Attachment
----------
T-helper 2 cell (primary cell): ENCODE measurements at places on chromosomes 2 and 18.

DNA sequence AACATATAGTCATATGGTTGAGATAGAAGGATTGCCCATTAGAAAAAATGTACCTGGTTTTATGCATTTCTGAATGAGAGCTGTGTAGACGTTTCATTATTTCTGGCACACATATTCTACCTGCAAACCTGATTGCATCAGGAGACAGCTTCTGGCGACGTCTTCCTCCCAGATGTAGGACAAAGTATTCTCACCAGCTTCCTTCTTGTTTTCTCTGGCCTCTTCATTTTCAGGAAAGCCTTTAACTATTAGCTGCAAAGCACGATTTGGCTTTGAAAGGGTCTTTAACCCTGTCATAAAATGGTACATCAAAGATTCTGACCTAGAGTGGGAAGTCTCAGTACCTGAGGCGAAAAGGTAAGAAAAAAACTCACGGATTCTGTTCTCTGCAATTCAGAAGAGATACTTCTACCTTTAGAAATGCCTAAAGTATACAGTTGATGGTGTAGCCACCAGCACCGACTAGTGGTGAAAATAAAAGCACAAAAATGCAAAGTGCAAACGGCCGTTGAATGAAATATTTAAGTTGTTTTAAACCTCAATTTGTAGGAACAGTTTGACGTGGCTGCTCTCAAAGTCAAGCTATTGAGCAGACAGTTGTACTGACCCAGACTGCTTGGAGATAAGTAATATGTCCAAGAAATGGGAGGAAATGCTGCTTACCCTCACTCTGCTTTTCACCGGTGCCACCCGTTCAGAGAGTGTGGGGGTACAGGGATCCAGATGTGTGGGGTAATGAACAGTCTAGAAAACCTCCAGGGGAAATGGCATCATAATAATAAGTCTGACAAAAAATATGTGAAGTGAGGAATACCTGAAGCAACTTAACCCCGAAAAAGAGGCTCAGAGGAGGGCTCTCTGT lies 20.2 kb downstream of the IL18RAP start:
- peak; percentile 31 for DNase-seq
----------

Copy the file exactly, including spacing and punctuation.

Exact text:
T-helper 2 cell (primary cell): ENCODE measurements at places on chromosomes 2 and 18.

DNA sequence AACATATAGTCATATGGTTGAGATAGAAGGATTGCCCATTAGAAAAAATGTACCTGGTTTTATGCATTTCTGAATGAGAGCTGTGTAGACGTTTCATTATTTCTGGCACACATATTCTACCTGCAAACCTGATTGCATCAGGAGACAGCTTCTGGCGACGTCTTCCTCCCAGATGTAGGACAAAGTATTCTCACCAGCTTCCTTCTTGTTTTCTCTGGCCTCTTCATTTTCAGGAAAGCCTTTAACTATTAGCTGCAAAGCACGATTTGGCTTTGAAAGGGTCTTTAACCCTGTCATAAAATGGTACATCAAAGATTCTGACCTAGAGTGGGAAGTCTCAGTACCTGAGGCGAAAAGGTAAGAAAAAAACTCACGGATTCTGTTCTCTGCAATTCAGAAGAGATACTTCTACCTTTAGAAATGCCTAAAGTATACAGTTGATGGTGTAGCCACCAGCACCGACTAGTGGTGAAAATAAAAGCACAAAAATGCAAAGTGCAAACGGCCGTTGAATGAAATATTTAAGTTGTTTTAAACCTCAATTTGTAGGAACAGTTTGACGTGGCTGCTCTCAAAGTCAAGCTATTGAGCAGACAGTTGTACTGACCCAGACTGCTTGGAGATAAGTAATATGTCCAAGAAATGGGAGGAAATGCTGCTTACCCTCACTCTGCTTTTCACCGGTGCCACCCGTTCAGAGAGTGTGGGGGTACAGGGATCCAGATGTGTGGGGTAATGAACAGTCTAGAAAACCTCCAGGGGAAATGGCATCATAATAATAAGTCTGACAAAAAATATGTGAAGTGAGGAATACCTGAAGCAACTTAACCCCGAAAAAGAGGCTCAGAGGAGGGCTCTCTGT lies 20.2 kb downstream of the IL18RAP start:
- peak; percentile 31 for DNase-seq